Attention: no action is required by the public.

Use unique tones to differentiate tests from real alerts.


October 5, 2023


Steve Berry

Attention: no action is required by the public.

This morning, across the vast expanse of the United States, every mobile device buzzed to life with a "National Alert." The cacophony of sounds rippled through rooms, streets, and public spaces. While the idea was clear — testing a nationwide alert system — the execution was jarring. The alerts arrived at slightly staggered intervals, creating a disconcerting echo effect.

The rationale behind such a test is undeniable. In moments of national urgency, it's paramount that the alert system functions flawlessly. The intent is commendable, but the execution? It leaves room for improvement. Continual exposure to such alerts, especially if perceived as non-urgent, could potentially desensitize individuals, reducing the efficacy of genuine alerts in the future.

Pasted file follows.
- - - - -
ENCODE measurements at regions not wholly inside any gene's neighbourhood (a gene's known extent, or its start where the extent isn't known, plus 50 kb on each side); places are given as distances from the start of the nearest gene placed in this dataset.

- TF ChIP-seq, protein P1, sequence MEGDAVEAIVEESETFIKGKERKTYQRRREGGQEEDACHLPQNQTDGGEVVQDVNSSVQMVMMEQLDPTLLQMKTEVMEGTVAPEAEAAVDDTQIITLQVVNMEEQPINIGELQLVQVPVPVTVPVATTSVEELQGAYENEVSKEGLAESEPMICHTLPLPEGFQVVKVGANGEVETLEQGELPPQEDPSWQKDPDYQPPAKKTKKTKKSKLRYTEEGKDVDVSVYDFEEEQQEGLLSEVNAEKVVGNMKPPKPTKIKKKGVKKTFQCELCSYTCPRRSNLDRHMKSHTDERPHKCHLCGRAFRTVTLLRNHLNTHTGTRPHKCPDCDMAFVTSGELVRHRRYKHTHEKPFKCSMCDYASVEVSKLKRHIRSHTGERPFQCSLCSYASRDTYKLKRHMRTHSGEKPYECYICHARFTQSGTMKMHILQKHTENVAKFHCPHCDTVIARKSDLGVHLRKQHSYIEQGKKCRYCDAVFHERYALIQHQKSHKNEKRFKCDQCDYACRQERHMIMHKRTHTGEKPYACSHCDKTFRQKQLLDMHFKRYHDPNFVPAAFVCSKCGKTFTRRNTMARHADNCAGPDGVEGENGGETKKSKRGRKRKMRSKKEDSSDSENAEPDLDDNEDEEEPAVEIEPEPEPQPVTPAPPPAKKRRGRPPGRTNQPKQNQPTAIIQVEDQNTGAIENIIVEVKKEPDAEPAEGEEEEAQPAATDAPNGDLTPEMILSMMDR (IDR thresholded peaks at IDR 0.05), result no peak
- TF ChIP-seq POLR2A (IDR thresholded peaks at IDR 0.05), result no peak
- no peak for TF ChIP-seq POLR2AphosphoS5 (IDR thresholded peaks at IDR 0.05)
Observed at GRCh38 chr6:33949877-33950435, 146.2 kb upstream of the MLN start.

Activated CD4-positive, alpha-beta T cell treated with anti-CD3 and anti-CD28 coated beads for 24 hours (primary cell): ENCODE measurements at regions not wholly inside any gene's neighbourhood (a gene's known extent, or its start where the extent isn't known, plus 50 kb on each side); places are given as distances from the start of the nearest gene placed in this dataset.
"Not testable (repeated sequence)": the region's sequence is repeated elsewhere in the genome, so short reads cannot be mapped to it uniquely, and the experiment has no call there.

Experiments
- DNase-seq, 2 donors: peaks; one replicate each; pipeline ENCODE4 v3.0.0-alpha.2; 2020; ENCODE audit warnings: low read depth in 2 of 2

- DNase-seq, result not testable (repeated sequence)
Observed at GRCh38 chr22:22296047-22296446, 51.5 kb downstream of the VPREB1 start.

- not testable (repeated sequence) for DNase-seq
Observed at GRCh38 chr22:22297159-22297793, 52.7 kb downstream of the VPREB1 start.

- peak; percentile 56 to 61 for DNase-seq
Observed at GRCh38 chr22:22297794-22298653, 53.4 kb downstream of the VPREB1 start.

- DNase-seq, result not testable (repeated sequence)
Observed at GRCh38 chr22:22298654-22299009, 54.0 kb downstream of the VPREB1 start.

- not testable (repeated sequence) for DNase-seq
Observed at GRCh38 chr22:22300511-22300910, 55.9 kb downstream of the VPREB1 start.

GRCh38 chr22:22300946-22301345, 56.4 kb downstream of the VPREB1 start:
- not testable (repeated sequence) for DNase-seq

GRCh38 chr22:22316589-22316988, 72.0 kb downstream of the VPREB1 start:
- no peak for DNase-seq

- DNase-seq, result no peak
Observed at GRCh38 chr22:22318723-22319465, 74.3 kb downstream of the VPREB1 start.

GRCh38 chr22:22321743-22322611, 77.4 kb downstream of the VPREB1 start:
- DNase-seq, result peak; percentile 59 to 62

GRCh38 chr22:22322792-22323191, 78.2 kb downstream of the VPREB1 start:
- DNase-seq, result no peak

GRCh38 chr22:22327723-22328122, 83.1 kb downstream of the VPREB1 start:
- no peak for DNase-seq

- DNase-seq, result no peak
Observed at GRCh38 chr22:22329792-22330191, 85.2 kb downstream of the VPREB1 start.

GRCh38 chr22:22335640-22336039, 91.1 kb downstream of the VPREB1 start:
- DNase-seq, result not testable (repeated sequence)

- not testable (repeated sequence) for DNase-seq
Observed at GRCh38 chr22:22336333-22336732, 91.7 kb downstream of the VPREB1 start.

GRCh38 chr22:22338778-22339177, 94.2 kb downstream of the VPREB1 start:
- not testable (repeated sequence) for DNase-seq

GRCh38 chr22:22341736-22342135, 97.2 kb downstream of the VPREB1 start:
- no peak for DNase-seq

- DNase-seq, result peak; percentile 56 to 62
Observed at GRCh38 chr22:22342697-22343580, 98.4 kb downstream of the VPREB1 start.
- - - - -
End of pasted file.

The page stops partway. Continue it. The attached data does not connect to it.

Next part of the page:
Growing up, I was no stranger to alarms. Living near a nuclear power plant meant regular siren tests. Those sirens would wail every first Monday of the month at 2 pm. These sirens, perched high on telephone poles, were designed with a singular purpose and a singular sound. Testing them was straightforward — let them blare.

Contrast that with today's smartphones — marvels of modern technology with a symphony of sounds at their disposal. Surely, FEMA can designate a distinct tone for test alerts, distinguishing them from real emergencies. Our devices are more than capable.

By employing a unique tone for tests, FEMA can still achieve its objective: an end-to-end integration test that examines the network, ensures message delivery, and notifies the individual. But with a more apparent distinction, we can better discern between a trial and an actual emergency.

Steve Berry
Principal, Thought Merchants

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